The best way to explore the charming nation of Montenegro is to get out and about in nature. This remarkable little country has an abundance of natural riches, from surging rivers and mighty mountains to deep canyons, rocky sea cliffs and dense forests.
Many are happy to bask on Montenegro's short stretch of Adriatic Coast, enjoying the clear waters and historic fortified towns, but for those willing to drag themselves away from the shore, there are rafting adventures on the Tara River, hikes in the Prokletije Mountains and rugged adventures in a string of national parks.
In this small nation, you can start the day scuba diving on the coast's shipwrecks, go canyoning in the hills above Kotor in the afternoon, then spend the night in a mountain village, ready to start hiking the next morning. You can even ski here from January to March. Here are the best outdoor adventures in Montenegro.
Rafting on the Tara River
One of Montenegro’s prime natural wonders is the dramatic Tara Canyon, a deep cleft carved by the Tara River through the mountains of Durmitor National Park in the far north of the country. At points along the gorge, the river passes between forest-clad walls of rock that are more than 1295m (4250ft) high. It is exceedingly difficult to grasp the scale of the canyon from above – exploring at water level is the best way to experience the gorge in all its grandeur.
The rafting season runs from around April to October, with the fastest flows coinciding with the spring melts in April. An 82km (51-mile) section of the river is navigable, and classic two-day rafting trips kick off near the Tara Bridge and wind through the deepest parts of the canyon. Most day trips only traverse the last 18km (11 miles) of the canyon, which is still a beautiful stretch including many modest rapids.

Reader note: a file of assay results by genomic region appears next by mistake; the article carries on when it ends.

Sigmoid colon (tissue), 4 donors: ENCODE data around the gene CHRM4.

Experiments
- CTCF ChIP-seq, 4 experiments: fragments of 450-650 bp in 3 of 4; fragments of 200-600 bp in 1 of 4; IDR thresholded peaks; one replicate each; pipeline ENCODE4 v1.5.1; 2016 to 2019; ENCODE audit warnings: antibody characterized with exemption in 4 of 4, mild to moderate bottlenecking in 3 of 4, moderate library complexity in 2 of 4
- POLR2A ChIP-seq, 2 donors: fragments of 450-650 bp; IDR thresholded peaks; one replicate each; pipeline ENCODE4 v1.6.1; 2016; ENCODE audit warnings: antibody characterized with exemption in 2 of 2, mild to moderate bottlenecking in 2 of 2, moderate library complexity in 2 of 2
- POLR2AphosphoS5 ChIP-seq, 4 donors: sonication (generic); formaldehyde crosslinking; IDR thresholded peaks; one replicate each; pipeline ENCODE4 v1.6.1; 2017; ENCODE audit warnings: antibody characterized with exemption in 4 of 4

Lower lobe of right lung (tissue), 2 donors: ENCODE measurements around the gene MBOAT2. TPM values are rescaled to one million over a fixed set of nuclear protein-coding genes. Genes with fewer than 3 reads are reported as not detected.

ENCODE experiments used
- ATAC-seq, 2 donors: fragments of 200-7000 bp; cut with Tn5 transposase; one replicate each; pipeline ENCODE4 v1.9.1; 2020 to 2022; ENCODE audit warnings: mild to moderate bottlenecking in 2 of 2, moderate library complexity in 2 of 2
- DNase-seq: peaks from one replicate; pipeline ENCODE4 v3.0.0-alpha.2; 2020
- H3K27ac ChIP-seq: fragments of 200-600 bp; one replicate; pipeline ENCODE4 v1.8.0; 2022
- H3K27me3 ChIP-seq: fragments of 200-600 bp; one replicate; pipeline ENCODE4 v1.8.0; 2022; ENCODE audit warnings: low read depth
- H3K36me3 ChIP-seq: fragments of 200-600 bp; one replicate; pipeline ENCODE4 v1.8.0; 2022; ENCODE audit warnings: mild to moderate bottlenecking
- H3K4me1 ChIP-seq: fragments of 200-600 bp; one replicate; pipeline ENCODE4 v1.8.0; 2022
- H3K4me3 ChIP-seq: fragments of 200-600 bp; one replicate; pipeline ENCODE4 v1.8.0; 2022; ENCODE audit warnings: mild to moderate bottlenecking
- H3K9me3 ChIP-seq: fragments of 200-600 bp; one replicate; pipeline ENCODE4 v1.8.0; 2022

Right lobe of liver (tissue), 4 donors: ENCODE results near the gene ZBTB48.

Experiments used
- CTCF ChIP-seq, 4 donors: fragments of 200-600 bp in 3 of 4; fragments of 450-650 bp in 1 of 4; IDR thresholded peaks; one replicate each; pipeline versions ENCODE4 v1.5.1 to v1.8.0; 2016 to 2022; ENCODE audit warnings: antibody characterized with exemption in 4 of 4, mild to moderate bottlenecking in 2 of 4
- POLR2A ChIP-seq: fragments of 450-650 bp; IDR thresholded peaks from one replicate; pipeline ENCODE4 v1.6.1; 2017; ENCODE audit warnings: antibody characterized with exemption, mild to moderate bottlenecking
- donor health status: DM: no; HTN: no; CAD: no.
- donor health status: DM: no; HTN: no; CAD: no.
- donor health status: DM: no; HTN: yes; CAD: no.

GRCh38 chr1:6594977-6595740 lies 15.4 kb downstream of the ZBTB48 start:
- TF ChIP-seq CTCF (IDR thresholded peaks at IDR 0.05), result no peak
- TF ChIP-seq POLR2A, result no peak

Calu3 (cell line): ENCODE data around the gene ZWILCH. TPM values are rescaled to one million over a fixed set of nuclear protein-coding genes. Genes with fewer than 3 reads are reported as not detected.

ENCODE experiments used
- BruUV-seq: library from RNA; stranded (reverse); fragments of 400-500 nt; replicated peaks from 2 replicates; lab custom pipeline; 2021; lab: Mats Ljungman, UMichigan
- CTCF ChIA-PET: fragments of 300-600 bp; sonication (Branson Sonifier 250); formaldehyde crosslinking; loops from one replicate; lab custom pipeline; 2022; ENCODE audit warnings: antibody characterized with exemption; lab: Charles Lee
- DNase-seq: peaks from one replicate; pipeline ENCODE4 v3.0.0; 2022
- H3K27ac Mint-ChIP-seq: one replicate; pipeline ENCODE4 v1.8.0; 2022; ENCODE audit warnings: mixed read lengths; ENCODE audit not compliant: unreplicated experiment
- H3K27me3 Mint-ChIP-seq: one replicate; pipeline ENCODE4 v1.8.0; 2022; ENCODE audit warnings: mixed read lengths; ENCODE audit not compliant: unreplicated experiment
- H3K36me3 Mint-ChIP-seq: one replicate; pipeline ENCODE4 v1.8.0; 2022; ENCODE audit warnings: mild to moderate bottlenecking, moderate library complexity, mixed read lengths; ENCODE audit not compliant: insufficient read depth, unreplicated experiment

Planning tip: The most convenient base for rafting trips is the town of Žabljak; Summit Travel Agency offers a range of rafting trips in the Tara Canyon, with transfers to and from Žabljak.
Hiking Montenegro's mountain trails
Befitting a country studded with mountains, Montenegro has an excellent network of hiking tracks winding through its national parks and peaks – though they're not all well-maintained or well-marked and support infrastructure is quite limited. There are mountain huts on some routes, but it's best to make arrangements for treks through a local adventure travel agency, who can also help with route planning and arrange an experienced guide.
Recommended short hikes include circuits of Lake Biograd in Biogradska Gora National Park and Black Lake in Durmitor National Park and the traverse of the Vrmac ridge in the Bay of Kotor. Hard-core hikers should consider tackling the 192km (119-mile) cross-border Peaks of the Balkans trail in the Prokletije Mountains or the 180km (112-mile) Coastal Traversal route between Mt Orjen and Bar.
Planning tip: Support is needed for any serious hike in Montenegro. The local Mountaineering Association can help with finding guides and arranging accommodation in mountain huts, and talk you through route planning.
Climbing & canyoning in the Montenegro mountains
The Durmitor mountain range also offers a vast array of more daring pursuits for thrill seekers, from steep, exposed hikes along mountain ridges to roped ascents of sheer rockfaces. At Pirlitor, two rock faces have been prepared for climbing with bolts and hangers, but you will need your own ropes, harnesses and quickdraws – or you can enlist the services of a specialist adventure agency such as Durmitor Adventure.
Just south of the national park is one of the country’s prime sites for canyoning (or canyoneering as it’s known in the USA) – the extraordinary Nevidio Canyon, enclosing a 2.7km (1.7-mile) section of the Komarnica River. Nevidio translates to ‘invisible’ which is a reference to the narrowness of the gorge; at some points, the channel is just a few meters wide.
Canyoning involves sliding along gorges, scrambling over rocks, abseiling down waterfalls and swimming through river basins. It is great fun but potentially dangerous, especially in a narrow gorge such as Nevidio, so it should only be attempted in the driest months (July and August) and only under the direction of experienced guides.
Other good canyoning destinations include the Sopot Canyon near Herceg Novi, the Skurda canyon above Kotor, the Rikavac and Medjurecje canyons (both near Bar), and the Grlja Canyon (in Prokletije National Park).